I struggled with a few patients this week and I think over-investigated others. Some I struggled with because they had problems that I didn't know much about, a few because they were Nepali non-english speaking people and no translator was available and others that were patients that we outright couldn't figure out. These last set of patients had been investigated to our limits and really didn't have anything to go on as to why they had pain, why they were septic or in one case why a normally healthy patient suddenly a hypokalemia of 1.8 (still don't know, they're in ICU). A lot of them ended up being bad referrals to the medics or surgeons.. Overall I felt like a lot of things I did this week could have been done better, but I guess that's the point of internship.

    The most important thing I recognised in this last week was that tiredness really, really impacts how well you think and act. It wasn't until I got confused trying to eat my breakfast following my last night shift that I began to wonder how I was suturing up a large hand laceration earlier that night or even how I managed to drive home safely. The latter is something that I think I'm going to reassess, maybe a taxi home on the last night is a better option than driving myself.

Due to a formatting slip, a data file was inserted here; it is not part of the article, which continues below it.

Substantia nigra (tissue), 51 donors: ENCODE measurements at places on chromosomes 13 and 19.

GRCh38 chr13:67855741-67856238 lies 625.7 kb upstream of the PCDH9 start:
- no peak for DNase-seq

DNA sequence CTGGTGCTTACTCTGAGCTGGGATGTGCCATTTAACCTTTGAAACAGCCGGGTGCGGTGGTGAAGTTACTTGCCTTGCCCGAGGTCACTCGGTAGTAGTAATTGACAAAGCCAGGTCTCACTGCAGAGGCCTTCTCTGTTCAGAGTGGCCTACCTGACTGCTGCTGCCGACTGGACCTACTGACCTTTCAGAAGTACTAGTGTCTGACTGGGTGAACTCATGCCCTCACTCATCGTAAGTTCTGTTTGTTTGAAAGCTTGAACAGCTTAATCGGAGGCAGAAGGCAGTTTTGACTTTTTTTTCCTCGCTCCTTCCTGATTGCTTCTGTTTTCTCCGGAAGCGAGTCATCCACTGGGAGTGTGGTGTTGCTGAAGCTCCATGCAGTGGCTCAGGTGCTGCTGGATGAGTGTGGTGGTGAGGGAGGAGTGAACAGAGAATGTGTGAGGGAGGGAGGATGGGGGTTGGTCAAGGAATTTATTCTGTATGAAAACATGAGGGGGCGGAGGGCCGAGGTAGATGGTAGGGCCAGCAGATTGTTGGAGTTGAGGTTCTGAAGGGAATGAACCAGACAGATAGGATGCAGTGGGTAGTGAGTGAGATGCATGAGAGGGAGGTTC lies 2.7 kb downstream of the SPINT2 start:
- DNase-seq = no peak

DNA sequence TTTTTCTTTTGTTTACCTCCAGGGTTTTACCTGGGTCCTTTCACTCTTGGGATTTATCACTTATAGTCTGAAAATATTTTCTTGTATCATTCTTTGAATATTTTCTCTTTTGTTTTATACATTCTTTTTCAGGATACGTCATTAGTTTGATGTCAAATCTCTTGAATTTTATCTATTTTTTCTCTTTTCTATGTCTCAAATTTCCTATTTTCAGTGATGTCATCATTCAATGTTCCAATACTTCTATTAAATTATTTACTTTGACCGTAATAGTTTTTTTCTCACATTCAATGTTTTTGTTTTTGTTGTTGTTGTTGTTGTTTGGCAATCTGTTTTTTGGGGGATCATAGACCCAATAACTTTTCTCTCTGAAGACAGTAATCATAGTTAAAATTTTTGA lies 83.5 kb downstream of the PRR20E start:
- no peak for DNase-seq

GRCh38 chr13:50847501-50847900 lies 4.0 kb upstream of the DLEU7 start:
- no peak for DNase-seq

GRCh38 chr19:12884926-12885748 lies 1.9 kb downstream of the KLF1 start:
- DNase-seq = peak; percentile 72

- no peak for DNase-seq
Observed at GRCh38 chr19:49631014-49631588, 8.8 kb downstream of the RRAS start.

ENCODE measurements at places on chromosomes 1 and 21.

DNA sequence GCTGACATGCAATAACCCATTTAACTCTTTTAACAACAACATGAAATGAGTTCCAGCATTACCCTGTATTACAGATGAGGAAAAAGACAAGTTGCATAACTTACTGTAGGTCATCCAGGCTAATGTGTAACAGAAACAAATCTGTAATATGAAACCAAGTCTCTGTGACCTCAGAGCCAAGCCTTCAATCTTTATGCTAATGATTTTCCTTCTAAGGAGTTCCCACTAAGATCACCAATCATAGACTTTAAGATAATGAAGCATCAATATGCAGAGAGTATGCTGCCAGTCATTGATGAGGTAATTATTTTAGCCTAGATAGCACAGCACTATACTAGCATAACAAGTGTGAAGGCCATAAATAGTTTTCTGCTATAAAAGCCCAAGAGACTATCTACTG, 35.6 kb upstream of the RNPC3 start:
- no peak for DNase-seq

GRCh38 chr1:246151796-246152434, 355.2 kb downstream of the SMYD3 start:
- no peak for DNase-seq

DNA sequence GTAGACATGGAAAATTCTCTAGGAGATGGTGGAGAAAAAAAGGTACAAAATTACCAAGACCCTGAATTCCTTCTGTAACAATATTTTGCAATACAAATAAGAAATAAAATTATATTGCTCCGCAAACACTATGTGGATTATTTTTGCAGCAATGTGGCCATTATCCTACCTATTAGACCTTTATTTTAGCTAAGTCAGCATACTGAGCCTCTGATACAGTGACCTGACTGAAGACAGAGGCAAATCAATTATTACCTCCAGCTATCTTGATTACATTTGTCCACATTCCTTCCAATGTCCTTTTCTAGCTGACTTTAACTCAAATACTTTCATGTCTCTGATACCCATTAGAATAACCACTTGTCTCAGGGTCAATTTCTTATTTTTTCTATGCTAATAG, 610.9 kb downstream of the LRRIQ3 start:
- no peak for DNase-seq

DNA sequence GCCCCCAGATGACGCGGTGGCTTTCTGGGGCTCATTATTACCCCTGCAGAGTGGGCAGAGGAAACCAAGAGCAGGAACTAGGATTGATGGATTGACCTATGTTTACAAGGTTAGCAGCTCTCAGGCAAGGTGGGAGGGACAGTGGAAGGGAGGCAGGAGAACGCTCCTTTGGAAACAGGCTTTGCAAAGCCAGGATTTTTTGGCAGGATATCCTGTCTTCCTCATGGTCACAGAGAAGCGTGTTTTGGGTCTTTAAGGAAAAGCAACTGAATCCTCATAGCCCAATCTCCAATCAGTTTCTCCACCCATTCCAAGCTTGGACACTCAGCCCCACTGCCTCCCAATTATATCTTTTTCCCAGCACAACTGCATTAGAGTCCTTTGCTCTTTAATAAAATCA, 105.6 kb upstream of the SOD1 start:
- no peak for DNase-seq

I've also managed to get back involved in a bit of research during my days off and will probably write up a post on it later - we've been using doppler ultrasound to measure diastolic/systolic function of mice following Irukandji & Chironex Fleckeri envenomation (jellyfish in FNQ). It's been a great experience so far and we've got some great data that hasn't ever been recorded before & helps explain a lot of the significant human case studies following envenomation - i.e. heart failure in healthy, young adults stung off the reef. If I get the time I'll write up a post on my thoughts about research during medical school, how I feel about the honours system and how I approached it throughout my time as a student.